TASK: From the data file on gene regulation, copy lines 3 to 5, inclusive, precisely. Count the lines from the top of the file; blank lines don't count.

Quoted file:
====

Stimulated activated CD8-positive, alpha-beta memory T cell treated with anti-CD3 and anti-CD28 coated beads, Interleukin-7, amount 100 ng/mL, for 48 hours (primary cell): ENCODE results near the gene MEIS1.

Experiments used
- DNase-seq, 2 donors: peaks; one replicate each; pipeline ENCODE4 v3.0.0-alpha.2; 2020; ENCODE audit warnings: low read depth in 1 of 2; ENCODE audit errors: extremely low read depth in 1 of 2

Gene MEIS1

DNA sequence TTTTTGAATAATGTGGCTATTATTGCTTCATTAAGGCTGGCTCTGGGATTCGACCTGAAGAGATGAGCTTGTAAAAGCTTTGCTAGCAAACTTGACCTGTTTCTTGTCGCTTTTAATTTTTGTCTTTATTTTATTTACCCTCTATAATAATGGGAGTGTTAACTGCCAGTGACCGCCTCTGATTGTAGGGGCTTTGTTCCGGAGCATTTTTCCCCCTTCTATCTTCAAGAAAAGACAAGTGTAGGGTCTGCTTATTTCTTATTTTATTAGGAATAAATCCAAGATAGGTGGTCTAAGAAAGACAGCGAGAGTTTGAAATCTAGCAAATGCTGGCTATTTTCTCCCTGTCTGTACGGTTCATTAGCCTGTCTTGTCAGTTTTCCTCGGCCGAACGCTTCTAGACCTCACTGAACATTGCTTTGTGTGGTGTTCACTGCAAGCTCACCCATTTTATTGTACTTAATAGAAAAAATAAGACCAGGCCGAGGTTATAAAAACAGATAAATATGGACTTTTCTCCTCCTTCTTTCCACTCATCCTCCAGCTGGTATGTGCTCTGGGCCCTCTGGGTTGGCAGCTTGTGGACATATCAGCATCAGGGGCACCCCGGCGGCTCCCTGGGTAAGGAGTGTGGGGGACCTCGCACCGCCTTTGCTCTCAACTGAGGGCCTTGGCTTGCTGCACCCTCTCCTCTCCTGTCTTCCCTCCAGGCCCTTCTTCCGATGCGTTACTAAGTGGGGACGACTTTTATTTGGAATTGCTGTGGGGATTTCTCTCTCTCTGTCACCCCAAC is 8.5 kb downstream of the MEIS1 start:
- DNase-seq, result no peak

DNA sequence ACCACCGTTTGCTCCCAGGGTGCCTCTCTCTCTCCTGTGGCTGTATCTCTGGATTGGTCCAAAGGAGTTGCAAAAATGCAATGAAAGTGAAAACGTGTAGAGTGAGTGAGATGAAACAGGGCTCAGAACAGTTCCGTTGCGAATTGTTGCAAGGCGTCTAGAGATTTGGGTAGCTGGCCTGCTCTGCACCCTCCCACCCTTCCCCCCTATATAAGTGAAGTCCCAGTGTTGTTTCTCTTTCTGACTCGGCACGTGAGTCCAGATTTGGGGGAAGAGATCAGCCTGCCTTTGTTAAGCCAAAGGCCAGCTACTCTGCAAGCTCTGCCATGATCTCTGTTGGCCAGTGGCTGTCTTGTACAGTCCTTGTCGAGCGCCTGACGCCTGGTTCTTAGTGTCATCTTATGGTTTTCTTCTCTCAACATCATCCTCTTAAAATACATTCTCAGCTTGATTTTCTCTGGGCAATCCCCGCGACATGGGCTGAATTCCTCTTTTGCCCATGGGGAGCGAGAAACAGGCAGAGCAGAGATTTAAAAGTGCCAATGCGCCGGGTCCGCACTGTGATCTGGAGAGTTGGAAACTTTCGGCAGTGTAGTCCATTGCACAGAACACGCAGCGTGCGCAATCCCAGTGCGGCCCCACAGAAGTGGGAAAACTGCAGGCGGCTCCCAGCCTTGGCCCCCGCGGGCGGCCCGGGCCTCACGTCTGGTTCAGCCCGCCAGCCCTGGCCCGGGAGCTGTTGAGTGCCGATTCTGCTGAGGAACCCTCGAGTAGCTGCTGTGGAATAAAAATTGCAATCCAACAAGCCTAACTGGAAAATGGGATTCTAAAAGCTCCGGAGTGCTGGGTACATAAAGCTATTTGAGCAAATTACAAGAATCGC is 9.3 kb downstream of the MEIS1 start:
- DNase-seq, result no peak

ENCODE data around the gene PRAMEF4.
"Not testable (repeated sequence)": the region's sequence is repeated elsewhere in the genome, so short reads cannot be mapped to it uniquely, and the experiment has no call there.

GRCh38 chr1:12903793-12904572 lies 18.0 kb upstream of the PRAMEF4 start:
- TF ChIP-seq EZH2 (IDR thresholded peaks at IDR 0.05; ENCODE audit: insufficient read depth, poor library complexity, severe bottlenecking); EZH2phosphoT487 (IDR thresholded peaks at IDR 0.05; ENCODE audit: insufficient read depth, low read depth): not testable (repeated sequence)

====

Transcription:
- DNase-seq, 2 donors: peaks; one replicate each; pipeline ENCODE4 v3.0.0-alpha.2; 2020; ENCODE audit warnings: low read depth in 1 of 2; ENCODE audit errors: extremely low read depth in 1 of 2

Gene MEIS1

DNA sequence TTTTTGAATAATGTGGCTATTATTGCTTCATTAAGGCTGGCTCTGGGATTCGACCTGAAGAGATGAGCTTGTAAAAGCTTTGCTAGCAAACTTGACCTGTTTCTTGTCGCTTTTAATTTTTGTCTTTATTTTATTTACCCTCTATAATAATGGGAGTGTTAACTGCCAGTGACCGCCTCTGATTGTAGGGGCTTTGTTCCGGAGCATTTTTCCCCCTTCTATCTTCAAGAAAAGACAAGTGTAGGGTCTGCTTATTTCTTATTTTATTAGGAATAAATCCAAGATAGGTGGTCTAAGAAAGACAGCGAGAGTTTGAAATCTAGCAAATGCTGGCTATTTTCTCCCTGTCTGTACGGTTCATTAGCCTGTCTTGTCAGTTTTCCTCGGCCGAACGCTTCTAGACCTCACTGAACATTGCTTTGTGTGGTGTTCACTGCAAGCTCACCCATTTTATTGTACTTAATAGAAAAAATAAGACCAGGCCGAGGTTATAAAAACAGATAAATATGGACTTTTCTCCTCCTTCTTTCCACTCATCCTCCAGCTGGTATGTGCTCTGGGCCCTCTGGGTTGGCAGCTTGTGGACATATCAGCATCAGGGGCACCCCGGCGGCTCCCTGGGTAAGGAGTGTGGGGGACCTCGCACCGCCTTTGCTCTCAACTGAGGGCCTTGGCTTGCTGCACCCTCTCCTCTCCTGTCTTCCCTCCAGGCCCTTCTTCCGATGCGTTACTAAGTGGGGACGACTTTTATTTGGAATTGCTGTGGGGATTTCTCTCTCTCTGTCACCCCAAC is 8.5 kb downstream of the MEIS1 start: